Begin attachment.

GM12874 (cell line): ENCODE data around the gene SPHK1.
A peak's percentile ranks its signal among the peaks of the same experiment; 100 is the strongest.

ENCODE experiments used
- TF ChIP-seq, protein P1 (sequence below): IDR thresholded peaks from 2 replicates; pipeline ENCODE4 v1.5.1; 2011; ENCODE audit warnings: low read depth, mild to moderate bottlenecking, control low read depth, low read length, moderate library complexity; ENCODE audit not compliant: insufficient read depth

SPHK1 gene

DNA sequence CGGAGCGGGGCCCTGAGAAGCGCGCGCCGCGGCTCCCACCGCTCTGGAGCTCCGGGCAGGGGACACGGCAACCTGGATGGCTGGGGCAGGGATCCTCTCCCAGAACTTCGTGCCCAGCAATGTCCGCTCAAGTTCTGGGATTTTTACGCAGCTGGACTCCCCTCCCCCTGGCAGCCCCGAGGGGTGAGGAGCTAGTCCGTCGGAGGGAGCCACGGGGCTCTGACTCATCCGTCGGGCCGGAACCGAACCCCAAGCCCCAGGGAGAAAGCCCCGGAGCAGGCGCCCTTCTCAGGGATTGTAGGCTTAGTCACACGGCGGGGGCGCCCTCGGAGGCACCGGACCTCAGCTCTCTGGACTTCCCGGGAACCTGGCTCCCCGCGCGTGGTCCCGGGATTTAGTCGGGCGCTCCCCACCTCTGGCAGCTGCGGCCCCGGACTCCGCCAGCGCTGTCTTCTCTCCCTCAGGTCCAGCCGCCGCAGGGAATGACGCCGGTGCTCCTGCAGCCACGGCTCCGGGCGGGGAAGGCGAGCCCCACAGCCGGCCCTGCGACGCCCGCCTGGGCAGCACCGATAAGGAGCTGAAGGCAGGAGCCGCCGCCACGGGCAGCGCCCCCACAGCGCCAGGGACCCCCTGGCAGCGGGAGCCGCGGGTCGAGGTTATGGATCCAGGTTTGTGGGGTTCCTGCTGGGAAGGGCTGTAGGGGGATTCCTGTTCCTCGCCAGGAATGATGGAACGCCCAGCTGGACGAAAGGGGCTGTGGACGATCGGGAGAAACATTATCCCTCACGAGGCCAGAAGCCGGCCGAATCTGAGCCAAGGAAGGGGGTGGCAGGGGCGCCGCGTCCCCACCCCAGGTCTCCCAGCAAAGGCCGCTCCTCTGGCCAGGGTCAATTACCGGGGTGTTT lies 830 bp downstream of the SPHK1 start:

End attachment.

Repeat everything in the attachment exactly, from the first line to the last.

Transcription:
GM12874 (cell line): ENCODE data around the gene SPHK1.
A peak's percentile ranks its signal among the peaks of the same experiment; 100 is the strongest.

ENCODE experiments used
- TF ChIP-seq, protein P1 (sequence below): IDR thresholded peaks from 2 replicates; pipeline ENCODE4 v1.5.1; 2011; ENCODE audit warnings: low read depth, mild to moderate bottlenecking, control low read depth, low read length, moderate library complexity; ENCODE audit not compliant: insufficient read depth

SPHK1 gene

DNA sequence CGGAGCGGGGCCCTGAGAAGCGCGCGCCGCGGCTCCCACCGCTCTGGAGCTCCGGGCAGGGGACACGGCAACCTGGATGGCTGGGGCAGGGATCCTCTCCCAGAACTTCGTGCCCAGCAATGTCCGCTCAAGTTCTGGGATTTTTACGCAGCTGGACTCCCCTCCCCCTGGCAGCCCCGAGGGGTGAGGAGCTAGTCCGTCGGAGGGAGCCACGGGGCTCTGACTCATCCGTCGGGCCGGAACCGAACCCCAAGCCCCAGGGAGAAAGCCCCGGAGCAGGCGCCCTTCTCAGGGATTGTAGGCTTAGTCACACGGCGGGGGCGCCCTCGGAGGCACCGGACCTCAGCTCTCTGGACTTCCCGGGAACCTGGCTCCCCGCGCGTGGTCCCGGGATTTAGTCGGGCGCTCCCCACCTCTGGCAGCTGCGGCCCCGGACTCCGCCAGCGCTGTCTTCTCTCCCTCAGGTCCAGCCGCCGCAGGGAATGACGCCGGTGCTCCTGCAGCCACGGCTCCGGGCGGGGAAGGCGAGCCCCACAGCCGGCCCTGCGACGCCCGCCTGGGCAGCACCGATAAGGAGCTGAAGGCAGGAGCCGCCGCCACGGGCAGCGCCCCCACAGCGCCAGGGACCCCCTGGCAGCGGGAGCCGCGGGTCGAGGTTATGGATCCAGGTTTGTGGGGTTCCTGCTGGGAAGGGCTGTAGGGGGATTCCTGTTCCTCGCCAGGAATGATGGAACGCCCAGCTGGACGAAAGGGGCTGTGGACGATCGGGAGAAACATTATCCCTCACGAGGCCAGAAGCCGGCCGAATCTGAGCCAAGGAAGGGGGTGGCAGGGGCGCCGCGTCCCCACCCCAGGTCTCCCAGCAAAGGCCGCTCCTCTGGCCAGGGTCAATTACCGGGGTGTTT lies 830 bp downstream of the SPHK1 start: